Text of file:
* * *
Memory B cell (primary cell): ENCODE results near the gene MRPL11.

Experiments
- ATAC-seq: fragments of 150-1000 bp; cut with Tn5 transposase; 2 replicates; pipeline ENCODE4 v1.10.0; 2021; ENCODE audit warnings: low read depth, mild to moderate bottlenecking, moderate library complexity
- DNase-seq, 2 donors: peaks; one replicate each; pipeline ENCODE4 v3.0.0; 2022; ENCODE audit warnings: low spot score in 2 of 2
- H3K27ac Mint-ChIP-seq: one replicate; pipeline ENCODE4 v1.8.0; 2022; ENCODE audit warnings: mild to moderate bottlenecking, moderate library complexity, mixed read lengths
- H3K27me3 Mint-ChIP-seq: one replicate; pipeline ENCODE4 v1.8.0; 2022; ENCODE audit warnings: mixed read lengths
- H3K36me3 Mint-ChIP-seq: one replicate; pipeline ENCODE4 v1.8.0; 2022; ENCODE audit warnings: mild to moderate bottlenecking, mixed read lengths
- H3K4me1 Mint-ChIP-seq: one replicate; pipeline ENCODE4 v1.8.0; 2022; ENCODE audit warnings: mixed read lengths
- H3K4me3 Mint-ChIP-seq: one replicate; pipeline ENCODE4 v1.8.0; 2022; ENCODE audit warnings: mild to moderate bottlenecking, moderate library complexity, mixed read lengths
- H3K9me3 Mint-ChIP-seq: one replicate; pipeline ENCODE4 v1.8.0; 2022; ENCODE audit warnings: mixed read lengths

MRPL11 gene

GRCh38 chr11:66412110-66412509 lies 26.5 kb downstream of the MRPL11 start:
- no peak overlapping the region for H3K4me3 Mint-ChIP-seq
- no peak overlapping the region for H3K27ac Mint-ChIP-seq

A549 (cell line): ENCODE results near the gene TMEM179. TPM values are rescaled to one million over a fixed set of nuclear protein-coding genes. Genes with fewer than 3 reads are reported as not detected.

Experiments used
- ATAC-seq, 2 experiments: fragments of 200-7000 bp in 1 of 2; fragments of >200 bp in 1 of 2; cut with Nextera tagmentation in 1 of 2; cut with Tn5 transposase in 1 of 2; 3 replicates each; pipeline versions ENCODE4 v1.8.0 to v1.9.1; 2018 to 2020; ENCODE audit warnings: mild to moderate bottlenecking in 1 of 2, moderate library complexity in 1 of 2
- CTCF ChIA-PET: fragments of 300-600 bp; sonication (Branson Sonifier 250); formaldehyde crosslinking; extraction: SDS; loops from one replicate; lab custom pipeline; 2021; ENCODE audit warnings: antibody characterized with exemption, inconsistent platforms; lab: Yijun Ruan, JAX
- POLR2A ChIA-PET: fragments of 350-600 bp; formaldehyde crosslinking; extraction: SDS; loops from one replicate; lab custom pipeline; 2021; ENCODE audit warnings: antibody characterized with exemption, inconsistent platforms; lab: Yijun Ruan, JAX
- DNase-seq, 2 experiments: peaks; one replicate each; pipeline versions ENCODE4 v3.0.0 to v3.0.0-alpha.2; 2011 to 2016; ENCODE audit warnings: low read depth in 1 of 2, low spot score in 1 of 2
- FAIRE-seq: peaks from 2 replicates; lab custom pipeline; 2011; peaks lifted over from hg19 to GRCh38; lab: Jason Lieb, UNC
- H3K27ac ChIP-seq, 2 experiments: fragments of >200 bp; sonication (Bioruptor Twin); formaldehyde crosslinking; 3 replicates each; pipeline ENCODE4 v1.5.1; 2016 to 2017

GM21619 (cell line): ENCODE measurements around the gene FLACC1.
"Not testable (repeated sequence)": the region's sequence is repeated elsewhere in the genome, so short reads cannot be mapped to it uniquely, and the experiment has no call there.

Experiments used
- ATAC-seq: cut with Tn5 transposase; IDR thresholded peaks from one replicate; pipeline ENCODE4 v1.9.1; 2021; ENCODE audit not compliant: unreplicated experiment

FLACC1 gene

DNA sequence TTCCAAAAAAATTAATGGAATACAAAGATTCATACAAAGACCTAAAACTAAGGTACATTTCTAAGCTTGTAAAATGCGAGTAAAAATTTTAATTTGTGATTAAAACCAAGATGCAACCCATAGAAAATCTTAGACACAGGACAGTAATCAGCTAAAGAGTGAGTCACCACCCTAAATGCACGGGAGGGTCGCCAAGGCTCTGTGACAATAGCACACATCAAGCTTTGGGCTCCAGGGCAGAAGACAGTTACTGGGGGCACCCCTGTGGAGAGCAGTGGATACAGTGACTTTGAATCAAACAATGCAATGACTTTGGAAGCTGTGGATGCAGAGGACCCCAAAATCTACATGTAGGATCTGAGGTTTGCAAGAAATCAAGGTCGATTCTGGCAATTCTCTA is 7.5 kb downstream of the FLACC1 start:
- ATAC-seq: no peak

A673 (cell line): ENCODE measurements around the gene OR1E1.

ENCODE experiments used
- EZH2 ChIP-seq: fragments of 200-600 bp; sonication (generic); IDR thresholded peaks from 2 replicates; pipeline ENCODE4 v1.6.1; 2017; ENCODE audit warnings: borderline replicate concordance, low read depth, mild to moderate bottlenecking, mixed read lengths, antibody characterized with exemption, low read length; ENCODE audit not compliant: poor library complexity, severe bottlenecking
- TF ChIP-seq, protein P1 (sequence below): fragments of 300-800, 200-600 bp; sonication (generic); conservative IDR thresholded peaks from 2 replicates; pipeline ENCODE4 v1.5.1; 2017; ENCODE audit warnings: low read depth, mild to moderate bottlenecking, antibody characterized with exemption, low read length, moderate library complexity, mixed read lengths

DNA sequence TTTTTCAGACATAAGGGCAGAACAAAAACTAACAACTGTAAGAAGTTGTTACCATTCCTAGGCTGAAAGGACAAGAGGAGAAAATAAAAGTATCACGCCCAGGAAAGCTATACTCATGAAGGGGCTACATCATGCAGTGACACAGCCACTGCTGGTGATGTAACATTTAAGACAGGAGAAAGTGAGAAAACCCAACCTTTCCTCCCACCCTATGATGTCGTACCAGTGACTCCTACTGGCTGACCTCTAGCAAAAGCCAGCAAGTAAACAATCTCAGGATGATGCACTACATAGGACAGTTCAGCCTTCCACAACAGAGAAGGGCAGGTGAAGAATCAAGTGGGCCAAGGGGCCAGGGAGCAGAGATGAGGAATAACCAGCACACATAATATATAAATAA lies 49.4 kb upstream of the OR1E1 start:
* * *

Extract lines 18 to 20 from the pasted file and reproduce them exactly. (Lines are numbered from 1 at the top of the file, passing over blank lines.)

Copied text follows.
- CTCF ChIA-PET: fragments of 300-600 bp; sonication (Branson Sonifier 250); formaldehyde crosslinking; extraction: SDS; loops from one replicate; lab custom pipeline; 2021; ENCODE audit warnings: antibody characterized with exemption, inconsistent platforms; lab: Yijun Ruan, JAX
- POLR2A ChIA-PET: fragments of 350-600 bp; formaldehyde crosslinking; extraction: SDS; loops from one replicate; lab custom pipeline; 2021; ENCODE audit warnings: antibody characterized with exemption, inconsistent platforms; lab: Yijun Ruan, JAX
- DNase-seq, 2 experiments: peaks; one replicate each; pipeline versions ENCODE4 v3.0.0 to v3.0.0-alpha.2; 2011 to 2016; ENCODE audit warnings: low read depth in 1 of 2, low spot score in 1 of 2